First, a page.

People lifting weights to look good risk reverse anorexia

1 Jun 2022

Research from The University of Queensland has found people lifting weights for aesthetic reasons run the risk of developing muscle dysmorphia.

Also called ‘reverse anorexia’ or ‘bigorexia’, muscle dysmorphia is characterised by obsessive thoughts, compulsive behaviours and body image distortion, with sufferers seeing themselves as smaller than they are. 

Black man with large, tattooed muscular arms leaning in to look at himself in a gym mirror.
Sufferers of muscle dysmorphia see themselves as smaller than they are. Image: Pexels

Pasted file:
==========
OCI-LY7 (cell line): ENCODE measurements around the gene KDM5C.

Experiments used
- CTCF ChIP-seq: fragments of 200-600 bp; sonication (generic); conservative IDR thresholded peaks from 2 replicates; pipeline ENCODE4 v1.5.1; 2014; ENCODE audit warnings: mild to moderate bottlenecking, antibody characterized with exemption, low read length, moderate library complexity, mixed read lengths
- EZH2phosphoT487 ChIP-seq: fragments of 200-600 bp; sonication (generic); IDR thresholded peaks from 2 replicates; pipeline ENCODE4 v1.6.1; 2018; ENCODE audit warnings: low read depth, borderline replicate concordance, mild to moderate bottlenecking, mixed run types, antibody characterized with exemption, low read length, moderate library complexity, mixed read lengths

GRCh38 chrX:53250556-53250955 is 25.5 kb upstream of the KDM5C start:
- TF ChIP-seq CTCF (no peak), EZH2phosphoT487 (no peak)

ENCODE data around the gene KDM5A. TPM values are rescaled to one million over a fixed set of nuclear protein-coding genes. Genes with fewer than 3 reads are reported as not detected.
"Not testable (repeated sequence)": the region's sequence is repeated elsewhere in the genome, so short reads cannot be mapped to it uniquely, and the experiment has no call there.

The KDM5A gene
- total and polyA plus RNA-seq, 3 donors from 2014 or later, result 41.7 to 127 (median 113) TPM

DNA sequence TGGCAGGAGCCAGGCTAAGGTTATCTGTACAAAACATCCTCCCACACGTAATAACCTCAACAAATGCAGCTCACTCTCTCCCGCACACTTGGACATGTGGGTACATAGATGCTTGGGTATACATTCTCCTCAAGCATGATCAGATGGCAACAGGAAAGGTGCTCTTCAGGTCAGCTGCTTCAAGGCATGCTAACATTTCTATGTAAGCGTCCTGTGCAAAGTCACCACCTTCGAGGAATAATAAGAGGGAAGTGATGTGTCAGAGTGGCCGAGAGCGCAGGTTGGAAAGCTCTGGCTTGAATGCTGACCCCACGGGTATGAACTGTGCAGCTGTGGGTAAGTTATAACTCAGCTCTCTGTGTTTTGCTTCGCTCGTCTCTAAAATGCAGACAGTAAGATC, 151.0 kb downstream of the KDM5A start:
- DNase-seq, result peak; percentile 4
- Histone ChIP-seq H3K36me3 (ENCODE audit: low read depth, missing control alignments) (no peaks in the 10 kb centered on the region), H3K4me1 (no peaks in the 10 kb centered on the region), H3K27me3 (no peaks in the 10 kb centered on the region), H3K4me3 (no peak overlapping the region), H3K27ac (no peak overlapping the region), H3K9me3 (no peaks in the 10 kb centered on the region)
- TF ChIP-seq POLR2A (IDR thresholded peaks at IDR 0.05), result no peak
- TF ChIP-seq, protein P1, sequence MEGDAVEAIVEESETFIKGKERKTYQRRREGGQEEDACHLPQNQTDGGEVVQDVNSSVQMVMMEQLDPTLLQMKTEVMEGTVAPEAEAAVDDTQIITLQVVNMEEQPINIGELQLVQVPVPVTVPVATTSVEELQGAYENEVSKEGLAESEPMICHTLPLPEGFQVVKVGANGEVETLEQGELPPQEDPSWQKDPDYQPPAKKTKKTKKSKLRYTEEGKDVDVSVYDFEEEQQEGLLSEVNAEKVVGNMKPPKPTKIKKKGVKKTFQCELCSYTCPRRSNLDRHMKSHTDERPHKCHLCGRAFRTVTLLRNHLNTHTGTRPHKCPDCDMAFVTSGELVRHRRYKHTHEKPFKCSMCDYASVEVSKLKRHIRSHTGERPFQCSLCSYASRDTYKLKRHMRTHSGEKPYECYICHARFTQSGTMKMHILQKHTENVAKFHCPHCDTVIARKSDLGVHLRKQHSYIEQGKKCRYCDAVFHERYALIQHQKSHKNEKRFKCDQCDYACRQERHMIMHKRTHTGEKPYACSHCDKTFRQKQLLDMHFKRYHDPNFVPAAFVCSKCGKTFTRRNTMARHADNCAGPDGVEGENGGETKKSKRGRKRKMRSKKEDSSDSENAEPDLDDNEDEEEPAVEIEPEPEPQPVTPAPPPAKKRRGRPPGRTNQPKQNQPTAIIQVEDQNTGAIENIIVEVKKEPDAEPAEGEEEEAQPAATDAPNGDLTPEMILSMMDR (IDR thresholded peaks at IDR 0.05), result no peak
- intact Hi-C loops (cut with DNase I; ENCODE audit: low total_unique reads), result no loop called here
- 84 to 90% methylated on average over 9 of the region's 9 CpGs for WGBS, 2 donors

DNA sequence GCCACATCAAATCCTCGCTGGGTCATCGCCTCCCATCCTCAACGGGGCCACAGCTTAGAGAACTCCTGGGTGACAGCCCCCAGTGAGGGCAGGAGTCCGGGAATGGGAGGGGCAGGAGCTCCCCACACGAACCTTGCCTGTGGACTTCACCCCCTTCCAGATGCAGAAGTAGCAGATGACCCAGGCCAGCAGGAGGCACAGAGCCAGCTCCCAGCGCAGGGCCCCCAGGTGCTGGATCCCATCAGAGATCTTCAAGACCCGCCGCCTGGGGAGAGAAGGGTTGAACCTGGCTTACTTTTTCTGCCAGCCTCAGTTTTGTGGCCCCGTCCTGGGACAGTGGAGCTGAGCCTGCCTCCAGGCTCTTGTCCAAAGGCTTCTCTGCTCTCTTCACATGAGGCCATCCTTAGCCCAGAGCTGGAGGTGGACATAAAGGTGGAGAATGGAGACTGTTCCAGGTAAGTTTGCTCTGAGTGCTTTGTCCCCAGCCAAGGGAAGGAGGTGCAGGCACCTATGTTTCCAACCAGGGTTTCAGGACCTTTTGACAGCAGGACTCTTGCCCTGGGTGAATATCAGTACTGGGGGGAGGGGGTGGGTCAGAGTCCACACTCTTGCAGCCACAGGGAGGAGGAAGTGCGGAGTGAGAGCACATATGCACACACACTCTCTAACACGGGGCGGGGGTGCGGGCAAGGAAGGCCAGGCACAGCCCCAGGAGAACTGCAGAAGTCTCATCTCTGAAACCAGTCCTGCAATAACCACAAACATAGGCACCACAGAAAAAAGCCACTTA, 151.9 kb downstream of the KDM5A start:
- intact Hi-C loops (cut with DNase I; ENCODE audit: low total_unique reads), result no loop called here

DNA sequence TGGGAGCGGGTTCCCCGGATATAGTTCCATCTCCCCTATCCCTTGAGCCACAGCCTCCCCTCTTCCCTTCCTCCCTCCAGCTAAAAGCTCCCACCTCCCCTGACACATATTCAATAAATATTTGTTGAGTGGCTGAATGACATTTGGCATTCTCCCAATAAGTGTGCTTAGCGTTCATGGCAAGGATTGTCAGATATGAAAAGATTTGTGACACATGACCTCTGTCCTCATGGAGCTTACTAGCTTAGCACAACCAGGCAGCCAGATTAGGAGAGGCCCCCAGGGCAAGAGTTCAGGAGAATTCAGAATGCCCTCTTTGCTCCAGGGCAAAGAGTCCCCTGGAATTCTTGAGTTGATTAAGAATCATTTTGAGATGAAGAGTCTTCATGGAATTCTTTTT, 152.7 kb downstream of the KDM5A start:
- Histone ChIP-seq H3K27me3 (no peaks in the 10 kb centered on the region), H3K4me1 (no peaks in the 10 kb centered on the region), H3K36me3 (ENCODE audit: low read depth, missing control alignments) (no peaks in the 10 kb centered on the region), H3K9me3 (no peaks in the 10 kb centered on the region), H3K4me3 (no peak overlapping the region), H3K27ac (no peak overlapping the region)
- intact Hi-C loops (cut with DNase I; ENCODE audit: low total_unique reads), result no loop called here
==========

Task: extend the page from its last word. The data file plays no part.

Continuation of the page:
UQ Anthropologist Dr Mair Underwood teamed up with renowned Harvard expert Roberto Olivardia in the first study to include an insider’s perspective on the disorder.

Dr Underwood said muscle dysmorphia was first identified in bodybuilders, the people who are also most likely to suffer from it.  

“Bodybuilding is a risk environment for mental health, and with so many young people building their bodies to look good, the dangers of developing muscle dysmorphia can’t be ignored,” she said.

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This study was published in the journal Health: An Interdisciplinary Journal for the Social Study of Health, Illness and Medicine (DOI: